Ever since the Large Hadron Collider fired up for the first time in years, conspiracy theorists have been coming out in force and blamed phenomena such as the Mandela Effect and reality shifts on the huge machine.
Well, scientists at CERN want everyone to know that it’s definitely not their fault.
The nuclear brainiacs operating the Large Hadron Collider decided they wanted to have another whirl at finding out more secrets of the universe earlier this month.
The monster proton smasher was wheeled out for a third time to see if they could unlock more discoveries on the level of the Higgs-Boson particle.
Or simply find out more about the building blocks of our universe.
Of course, in the age of TikTok and social media, anyone can claim to be an expert, and theories, whether outrageously false or not, can spread like wildfire.
Clara Nellist, a particle physicist from CERN has been doing God’s work and shutting down any crazy theories or at least, clearing the Large Hadron Collider of any wrongdoing.
She told VICE’s Motherboard: “I’ve seen a lot of videos go viral making claims about CERN, and when I see that it tells me we need to communicate even further, because they’re getting informed by the conspiracy theories they hear.”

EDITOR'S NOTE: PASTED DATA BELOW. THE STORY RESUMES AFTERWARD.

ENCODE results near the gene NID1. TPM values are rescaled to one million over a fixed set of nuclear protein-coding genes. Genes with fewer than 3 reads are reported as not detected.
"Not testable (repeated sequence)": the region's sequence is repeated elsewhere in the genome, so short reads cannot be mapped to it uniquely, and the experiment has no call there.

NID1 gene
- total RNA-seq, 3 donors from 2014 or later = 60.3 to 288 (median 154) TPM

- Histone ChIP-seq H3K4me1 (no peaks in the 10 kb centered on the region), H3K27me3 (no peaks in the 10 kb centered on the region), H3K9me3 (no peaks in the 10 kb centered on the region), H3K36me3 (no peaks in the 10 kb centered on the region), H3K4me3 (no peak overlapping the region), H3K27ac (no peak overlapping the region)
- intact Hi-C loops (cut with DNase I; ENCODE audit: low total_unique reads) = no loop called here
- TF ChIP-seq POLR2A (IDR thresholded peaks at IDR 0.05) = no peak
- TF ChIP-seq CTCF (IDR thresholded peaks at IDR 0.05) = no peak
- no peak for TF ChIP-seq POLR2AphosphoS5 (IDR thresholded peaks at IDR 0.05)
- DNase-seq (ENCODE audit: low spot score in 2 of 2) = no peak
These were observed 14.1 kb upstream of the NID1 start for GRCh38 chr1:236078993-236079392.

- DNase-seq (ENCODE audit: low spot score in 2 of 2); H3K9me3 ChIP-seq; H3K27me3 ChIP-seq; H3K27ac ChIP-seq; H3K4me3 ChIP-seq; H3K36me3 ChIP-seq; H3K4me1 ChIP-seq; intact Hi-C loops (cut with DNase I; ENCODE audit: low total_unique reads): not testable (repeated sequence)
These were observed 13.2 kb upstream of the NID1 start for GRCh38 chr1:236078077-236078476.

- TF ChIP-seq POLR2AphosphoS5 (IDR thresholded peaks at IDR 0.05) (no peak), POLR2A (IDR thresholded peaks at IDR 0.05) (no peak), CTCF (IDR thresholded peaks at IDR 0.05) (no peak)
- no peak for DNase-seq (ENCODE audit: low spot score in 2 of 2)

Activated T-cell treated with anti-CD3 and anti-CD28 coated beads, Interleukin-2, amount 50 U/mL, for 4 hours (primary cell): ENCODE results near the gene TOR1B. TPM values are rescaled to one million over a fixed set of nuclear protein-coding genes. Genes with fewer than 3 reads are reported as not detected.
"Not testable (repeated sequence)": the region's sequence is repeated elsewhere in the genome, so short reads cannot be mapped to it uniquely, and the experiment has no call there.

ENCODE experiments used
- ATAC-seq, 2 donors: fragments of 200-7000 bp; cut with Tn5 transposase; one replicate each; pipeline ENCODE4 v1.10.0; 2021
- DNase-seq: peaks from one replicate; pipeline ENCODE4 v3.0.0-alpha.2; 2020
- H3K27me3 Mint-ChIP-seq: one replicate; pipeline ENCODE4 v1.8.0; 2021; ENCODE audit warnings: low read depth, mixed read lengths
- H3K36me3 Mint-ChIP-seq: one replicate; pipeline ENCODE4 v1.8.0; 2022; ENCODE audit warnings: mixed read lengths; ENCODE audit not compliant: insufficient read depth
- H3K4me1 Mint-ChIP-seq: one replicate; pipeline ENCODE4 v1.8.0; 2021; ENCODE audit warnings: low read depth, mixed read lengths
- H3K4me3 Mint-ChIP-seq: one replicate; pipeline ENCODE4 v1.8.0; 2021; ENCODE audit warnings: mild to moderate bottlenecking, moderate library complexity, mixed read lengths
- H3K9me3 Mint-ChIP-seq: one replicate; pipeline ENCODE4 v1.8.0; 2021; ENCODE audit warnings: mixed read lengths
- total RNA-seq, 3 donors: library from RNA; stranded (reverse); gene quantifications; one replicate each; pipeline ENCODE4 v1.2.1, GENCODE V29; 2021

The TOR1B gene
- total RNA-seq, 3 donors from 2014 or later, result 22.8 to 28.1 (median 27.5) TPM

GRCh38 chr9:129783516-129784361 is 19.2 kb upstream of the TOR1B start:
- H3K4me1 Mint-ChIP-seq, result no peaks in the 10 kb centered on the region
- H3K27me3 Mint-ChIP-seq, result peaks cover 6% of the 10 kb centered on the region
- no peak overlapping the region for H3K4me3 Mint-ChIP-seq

Nellist is using TikTok to fight against the conspiracy theories that are raging through the social media platform.
She's posting under the handle @ParticleClara to inform the world about the Large Hadron Collider and shut down any ridiculous theories.
One TikToker tried to claim that CERN had manipulated time and space to change the packaging of ‘Double Stuffed Oreos’.
Gesturing to a package that says ‘Double Stuf’ he says: “Since when does ‘Double STUFFED Oreos…”
Nellist quickly cuts him off saying: “Look, bro, just because you misremembered something does not mean CERN is going around changing your Oreos.
"There are much higher energy particle collisions happening in our atmosphere all the time. What CERN is doing is tiny in comparison.
"I can promise you we’re not going around changing the labels on your food.”
Meanwhile, others have taken aim at the logo of CERN itself.
In a video where Nellist explains how CERN landed on the design of its logo, there were many that were convinced it came from the devil himself.
One commented: “Looks like 666.”
Another said: “It’s literally 666 you can’t deny that.”
Whilst some believe the Large Hadron Collider could potentially give everyone supernatural powers, referencing the completely non-fictional story from DC’s The Flash.
One user commented: “Don’t we remember anything from The Flash?”
To which Nellist replied: “The main thing to learn from The Flash is to put a roof over your particle accelerator if you don’t want it to get wet during a thunderstorm and give everybody superpowers.”
Perhaps we look at leaving the roof off? I wouldn’t mind some superpowers.
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